A Denholme lorry driver has been enjoying a winter break with a difference – helping to train Ugandan soldiers in East Africa.

Army reservist Sergeant David Midgley has spent 11 days in temperatures of up to 32°C testing the Ugandan People’s Defence Force (UPDF) before it crosses into Somalia to run peace-keeping operations.

The Platoon Sergeant, responsible for 17 men, has been assessing the Ugandans’ ability to work in built-up areas and clear out enemy forces safely.

But he was able to get back to Denholme in time for Christmas to be re-united with his partner Joanne, who is also an army reservist.

Based at a Peace Support Training School at Singo in the south of the country, the 44-year-old has been part of a British Army team that helped to school a 1,900-strong Ugandan Battlegroup in a range of counter-insurgency techniques before setting the soldiers their final exam – an intensive, three-day exercise designed to test their new skills to the limit.

Mr Midgley joined the reservists in 1990 after his brother-in-law asked him to go along to a training night, and has so far toured Iraq, the US, Belgium, Luxembourg, Germany and Canada.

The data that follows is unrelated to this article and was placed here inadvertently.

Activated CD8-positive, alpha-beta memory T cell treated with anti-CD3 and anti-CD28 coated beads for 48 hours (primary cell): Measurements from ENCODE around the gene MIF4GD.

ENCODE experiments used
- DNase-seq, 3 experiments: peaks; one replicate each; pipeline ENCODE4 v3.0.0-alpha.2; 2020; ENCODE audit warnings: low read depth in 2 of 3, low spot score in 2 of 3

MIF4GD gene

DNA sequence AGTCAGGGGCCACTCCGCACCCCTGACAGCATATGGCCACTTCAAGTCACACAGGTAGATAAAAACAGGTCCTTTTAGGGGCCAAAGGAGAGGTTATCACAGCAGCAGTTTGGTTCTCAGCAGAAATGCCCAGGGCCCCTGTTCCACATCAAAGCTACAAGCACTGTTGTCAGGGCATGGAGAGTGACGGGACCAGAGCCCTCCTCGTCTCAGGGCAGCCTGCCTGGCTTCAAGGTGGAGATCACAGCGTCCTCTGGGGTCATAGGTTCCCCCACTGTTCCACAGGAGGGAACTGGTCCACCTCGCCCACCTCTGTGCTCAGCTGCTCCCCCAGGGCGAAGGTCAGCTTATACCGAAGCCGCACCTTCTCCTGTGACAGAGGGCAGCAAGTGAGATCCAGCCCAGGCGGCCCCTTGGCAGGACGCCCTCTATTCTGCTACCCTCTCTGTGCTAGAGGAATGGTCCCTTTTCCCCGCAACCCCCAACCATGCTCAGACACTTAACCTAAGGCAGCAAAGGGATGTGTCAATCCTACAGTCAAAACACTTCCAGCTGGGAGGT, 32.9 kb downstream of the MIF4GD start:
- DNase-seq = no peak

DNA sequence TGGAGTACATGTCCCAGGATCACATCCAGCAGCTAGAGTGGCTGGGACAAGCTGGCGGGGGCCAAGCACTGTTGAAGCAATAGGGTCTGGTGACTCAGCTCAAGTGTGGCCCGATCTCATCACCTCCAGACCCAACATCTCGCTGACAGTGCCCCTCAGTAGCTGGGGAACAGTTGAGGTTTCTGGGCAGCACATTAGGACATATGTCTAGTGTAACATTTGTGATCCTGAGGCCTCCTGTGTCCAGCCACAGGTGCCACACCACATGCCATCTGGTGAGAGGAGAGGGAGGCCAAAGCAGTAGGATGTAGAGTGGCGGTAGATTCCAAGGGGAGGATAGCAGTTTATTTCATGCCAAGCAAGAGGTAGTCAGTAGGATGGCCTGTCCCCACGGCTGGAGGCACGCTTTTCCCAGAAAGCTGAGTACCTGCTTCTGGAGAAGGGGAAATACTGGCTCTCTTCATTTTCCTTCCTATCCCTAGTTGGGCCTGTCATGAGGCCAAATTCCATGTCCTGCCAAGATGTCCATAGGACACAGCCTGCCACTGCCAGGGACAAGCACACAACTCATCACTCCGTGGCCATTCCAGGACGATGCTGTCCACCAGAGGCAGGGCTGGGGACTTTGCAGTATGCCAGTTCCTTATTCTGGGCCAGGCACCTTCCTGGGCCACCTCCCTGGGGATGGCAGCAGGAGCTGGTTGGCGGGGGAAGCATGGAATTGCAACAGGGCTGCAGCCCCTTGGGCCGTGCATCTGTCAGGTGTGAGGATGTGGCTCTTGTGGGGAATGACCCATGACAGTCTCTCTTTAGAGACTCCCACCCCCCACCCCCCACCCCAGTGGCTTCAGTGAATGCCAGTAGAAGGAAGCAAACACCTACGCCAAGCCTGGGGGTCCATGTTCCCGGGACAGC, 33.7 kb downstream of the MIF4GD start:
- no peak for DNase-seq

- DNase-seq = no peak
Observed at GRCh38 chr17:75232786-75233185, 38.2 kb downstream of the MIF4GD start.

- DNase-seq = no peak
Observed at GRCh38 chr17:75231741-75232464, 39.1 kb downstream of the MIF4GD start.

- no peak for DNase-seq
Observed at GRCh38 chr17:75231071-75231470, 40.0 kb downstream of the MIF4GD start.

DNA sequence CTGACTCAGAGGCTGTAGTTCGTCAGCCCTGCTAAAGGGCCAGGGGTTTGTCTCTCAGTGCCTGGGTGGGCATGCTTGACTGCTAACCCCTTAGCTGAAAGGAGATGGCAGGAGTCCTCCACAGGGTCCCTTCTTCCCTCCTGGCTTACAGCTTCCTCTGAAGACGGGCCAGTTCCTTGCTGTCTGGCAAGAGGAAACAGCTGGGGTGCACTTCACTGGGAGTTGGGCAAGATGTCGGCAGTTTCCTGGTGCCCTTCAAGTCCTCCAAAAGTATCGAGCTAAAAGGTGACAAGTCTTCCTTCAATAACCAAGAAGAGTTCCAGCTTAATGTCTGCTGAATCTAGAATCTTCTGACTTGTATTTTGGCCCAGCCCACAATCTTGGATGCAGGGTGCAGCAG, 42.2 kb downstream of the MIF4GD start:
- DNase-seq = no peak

He said: “I do it because it’s completely different to civilian life – I get opportunities to come to places like Uganda, opportunities others would not get unless they paid for the trip. But it’s been hot and hard work at times.”

The 4 YORKS-led team not only included frontline soldiers but also medics, training officers, military police and support staff, most of whom have civilian jobs but give up their spare time to train and serve as army soldiers.

Colonel William Beinomugisha, the commander of UGABG 13 – the UPDF Battlegroup – said: “Everything has gone well, the training is in place and we have enjoyed it. I can say as commander of the Battlegroup that our forces are able and ready to go to their mission.”

Army reservists are now being developed to perform more military tasks – such as training partner forces – independently. The aim is that by 2020, reservists will be routinely deployed as part of all military operations.